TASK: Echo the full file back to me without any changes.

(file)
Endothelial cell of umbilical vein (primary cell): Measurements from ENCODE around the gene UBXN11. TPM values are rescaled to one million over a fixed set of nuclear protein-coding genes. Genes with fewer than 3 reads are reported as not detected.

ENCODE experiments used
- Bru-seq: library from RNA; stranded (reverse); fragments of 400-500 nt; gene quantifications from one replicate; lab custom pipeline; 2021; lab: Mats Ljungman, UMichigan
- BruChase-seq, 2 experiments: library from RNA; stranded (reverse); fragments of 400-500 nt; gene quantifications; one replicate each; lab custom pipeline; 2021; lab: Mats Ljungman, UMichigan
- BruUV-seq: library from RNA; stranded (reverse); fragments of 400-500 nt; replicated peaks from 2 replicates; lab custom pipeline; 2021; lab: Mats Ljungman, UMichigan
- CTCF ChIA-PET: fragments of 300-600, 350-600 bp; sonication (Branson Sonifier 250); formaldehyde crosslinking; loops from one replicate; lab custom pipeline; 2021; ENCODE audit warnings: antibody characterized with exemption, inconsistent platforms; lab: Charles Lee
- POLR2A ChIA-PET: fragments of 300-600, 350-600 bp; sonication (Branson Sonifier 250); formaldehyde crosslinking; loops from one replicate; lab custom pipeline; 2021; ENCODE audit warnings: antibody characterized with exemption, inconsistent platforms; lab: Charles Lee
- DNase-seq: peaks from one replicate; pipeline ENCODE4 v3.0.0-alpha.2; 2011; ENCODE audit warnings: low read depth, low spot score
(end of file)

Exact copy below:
Endothelial cell of umbilical vein (primary cell): Measurements from ENCODE around the gene UBXN11. TPM values are rescaled to one million over a fixed set of nuclear protein-coding genes. Genes with fewer than 3 reads are reported as not detected.

ENCODE experiments used
- Bru-seq: library from RNA; stranded (reverse); fragments of 400-500 nt; gene quantifications from one replicate; lab custom pipeline; 2021; lab: Mats Ljungman, UMichigan
- BruChase-seq, 2 experiments: library from RNA; stranded (reverse); fragments of 400-500 nt; gene quantifications; one replicate each; lab custom pipeline; 2021; lab: Mats Ljungman, UMichigan
- BruUV-seq: library from RNA; stranded (reverse); fragments of 400-500 nt; replicated peaks from 2 replicates; lab custom pipeline; 2021; lab: Mats Ljungman, UMichigan
- CTCF ChIA-PET: fragments of 300-600, 350-600 bp; sonication (Branson Sonifier 250); formaldehyde crosslinking; loops from one replicate; lab custom pipeline; 2021; ENCODE audit warnings: antibody characterized with exemption, inconsistent platforms; lab: Charles Lee
- POLR2A ChIA-PET: fragments of 300-600, 350-600 bp; sonication (Branson Sonifier 250); formaldehyde crosslinking; loops from one replicate; lab custom pipeline; 2021; ENCODE audit warnings: antibody characterized with exemption, inconsistent platforms; lab: Charles Lee
- DNase-seq: peaks from one replicate; pipeline ENCODE4 v3.0.0-alpha.2; 2011; ENCODE audit warnings: low read depth, low spot score